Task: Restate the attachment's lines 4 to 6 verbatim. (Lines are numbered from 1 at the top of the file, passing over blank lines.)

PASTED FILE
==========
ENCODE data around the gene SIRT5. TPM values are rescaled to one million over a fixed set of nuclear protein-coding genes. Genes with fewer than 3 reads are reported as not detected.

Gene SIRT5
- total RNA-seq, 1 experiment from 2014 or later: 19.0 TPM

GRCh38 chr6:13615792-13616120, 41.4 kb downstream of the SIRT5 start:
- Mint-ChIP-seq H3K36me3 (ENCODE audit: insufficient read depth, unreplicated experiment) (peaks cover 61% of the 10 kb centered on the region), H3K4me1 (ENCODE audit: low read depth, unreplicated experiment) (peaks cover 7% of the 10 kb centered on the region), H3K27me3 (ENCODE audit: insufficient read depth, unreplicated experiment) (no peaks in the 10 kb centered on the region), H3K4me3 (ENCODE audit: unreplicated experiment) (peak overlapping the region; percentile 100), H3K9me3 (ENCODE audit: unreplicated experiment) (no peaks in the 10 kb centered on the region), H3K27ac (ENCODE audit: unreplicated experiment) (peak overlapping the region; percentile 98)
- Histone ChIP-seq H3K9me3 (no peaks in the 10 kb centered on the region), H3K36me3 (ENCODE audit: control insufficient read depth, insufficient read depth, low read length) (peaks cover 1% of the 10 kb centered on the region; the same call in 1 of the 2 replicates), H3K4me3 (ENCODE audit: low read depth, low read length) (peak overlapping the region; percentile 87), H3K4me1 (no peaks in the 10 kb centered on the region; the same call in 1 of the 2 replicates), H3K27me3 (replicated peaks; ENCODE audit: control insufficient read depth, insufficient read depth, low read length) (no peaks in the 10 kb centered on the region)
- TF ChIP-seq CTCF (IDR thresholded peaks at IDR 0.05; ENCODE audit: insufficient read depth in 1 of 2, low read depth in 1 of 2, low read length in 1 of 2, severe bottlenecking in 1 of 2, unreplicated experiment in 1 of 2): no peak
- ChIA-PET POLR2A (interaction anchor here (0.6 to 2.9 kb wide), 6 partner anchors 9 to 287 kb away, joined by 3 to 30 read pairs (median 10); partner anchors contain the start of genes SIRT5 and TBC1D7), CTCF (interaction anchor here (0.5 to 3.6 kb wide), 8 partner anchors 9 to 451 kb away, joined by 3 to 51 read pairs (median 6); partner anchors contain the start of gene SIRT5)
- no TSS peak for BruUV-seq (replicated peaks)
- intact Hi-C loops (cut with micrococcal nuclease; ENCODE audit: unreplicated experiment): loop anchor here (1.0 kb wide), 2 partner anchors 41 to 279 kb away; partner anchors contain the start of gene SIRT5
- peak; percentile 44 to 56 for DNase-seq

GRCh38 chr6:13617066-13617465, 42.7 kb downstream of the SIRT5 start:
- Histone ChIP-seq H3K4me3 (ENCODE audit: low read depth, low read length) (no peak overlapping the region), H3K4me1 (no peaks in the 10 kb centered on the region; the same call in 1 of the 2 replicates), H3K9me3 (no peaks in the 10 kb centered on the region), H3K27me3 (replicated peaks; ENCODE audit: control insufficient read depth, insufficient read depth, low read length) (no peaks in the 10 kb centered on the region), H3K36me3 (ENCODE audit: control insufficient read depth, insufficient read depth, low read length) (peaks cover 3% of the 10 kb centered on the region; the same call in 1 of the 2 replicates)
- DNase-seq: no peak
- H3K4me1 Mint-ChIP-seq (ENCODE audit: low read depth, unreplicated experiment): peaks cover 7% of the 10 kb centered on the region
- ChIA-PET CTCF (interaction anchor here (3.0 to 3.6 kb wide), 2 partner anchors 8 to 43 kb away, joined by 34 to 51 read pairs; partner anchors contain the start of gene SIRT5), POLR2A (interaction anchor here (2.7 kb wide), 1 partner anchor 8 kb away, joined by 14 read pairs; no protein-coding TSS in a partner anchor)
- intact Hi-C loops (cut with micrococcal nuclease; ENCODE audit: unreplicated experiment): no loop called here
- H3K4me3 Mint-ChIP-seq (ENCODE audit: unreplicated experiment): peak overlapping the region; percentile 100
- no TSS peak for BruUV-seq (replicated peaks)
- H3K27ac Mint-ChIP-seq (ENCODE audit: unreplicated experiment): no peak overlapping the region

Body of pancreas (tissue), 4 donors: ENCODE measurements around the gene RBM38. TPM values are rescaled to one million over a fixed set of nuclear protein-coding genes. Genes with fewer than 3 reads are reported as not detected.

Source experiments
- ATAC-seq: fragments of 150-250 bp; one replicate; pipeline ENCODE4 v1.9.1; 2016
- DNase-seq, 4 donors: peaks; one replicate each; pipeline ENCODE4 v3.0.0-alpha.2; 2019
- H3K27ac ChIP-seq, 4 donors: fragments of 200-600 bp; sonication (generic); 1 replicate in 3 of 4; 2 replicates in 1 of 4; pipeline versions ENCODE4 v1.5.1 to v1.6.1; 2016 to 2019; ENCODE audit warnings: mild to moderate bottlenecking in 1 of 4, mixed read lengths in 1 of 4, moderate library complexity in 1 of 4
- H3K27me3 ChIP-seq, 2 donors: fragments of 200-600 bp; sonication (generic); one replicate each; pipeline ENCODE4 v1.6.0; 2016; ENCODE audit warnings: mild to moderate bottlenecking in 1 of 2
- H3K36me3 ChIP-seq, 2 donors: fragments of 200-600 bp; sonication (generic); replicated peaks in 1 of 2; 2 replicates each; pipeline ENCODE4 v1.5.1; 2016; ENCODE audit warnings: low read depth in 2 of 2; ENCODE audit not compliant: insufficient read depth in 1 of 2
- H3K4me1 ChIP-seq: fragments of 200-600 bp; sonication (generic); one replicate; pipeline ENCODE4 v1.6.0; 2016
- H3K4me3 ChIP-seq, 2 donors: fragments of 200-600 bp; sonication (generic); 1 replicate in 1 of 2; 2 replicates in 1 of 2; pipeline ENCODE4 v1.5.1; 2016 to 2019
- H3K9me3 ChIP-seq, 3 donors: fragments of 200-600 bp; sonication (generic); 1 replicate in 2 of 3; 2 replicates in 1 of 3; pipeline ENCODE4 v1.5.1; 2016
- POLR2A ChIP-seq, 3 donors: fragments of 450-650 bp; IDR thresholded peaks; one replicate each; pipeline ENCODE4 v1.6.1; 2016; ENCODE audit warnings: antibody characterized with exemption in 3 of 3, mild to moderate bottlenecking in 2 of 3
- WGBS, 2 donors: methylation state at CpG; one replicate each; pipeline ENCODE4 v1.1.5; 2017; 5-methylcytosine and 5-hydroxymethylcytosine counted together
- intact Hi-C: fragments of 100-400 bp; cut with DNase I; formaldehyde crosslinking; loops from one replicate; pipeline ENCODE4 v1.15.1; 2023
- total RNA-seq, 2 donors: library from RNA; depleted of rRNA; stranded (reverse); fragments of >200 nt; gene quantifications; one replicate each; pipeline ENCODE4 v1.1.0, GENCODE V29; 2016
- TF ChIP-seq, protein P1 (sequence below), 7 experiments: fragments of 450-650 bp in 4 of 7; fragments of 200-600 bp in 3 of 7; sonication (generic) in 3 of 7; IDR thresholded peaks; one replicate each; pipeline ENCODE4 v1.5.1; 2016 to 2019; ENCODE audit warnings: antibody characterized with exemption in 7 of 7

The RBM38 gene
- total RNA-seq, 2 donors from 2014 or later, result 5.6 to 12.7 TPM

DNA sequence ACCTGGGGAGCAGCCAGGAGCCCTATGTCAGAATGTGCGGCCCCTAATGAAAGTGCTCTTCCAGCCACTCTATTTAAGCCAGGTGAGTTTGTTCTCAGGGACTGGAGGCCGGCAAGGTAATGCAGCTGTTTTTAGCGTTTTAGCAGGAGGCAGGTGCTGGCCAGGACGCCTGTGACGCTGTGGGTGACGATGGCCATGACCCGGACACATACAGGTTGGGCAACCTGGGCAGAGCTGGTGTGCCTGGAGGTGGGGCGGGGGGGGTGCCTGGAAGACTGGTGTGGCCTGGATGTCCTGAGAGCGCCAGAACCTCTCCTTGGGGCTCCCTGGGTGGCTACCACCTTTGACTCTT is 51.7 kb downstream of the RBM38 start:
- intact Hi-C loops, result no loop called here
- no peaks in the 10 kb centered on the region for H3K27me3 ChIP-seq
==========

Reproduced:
GRCh38 chr6:13615792-13616120, 41.4 kb downstream of the SIRT5 start:
- Mint-ChIP-seq H3K36me3 (ENCODE audit: insufficient read depth, unreplicated experiment) (peaks cover 61% of the 10 kb centered on the region), H3K4me1 (ENCODE audit: low read depth, unreplicated experiment) (peaks cover 7% of the 10 kb centered on the region), H3K27me3 (ENCODE audit: insufficient read depth, unreplicated experiment) (no peaks in the 10 kb centered on the region), H3K4me3 (ENCODE audit: unreplicated experiment) (peak overlapping the region; percentile 100), H3K9me3 (ENCODE audit: unreplicated experiment) (no peaks in the 10 kb centered on the region), H3K27ac (ENCODE audit: unreplicated experiment) (peak overlapping the region; percentile 98)
- Histone ChIP-seq H3K9me3 (no peaks in the 10 kb centered on the region), H3K36me3 (ENCODE audit: control insufficient read depth, insufficient read depth, low read length) (peaks cover 1% of the 10 kb centered on the region; the same call in 1 of the 2 replicates), H3K4me3 (ENCODE audit: low read depth, low read length) (peak overlapping the region; percentile 87), H3K4me1 (no peaks in the 10 kb centered on the region; the same call in 1 of the 2 replicates), H3K27me3 (replicated peaks; ENCODE audit: control insufficient read depth, insufficient read depth, low read length) (no peaks in the 10 kb centered on the region)